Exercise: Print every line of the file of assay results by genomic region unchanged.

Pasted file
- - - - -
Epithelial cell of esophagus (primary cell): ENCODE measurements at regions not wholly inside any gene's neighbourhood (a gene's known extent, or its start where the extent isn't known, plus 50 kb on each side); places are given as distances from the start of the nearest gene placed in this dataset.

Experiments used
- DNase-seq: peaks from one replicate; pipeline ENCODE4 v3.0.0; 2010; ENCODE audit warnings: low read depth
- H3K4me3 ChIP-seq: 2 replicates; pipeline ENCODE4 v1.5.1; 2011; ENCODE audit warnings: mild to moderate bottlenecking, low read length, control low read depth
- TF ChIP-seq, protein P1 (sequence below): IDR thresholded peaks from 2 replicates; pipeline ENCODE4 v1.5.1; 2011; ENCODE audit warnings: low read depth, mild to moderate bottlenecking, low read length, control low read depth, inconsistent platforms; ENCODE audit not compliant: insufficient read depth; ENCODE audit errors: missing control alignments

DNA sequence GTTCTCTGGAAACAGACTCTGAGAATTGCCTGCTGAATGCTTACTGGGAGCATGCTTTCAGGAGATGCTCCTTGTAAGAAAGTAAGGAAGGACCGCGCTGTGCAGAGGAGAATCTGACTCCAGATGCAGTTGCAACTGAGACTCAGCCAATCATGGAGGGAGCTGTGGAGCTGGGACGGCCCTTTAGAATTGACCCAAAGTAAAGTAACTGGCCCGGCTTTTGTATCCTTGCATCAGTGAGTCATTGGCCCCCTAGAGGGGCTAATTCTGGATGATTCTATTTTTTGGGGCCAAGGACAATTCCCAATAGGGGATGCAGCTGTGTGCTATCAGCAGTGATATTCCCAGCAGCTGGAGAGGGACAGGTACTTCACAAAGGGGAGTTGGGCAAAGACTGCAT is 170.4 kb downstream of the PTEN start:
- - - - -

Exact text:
Epithelial cell of esophagus (primary cell): ENCODE measurements at regions not wholly inside any gene's neighbourhood (a gene's known extent, or its start where the extent isn't known, plus 50 kb on each side); places are given as distances from the start of the nearest gene placed in this dataset.

Experiments used
- DNase-seq: peaks from one replicate; pipeline ENCODE4 v3.0.0; 2010; ENCODE audit warnings: low read depth
- H3K4me3 ChIP-seq: 2 replicates; pipeline ENCODE4 v1.5.1; 2011; ENCODE audit warnings: mild to moderate bottlenecking, low read length, control low read depth
- TF ChIP-seq, protein P1 (sequence below): IDR thresholded peaks from 2 replicates; pipeline ENCODE4 v1.5.1; 2011; ENCODE audit warnings: low read depth, mild to moderate bottlenecking, low read length, control low read depth, inconsistent platforms; ENCODE audit not compliant: insufficient read depth; ENCODE audit errors: missing control alignments

DNA sequence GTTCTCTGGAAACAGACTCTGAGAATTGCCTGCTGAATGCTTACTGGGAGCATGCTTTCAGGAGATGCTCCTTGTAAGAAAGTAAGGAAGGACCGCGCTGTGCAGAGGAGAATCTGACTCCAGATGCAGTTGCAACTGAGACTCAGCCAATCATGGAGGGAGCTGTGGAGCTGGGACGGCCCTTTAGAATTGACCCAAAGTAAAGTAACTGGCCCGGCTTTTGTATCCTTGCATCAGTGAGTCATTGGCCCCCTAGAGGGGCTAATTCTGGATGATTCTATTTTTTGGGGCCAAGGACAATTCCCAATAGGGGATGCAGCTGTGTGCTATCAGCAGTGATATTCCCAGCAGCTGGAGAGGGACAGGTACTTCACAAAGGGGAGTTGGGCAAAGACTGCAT is 170.4 kb downstream of the PTEN start: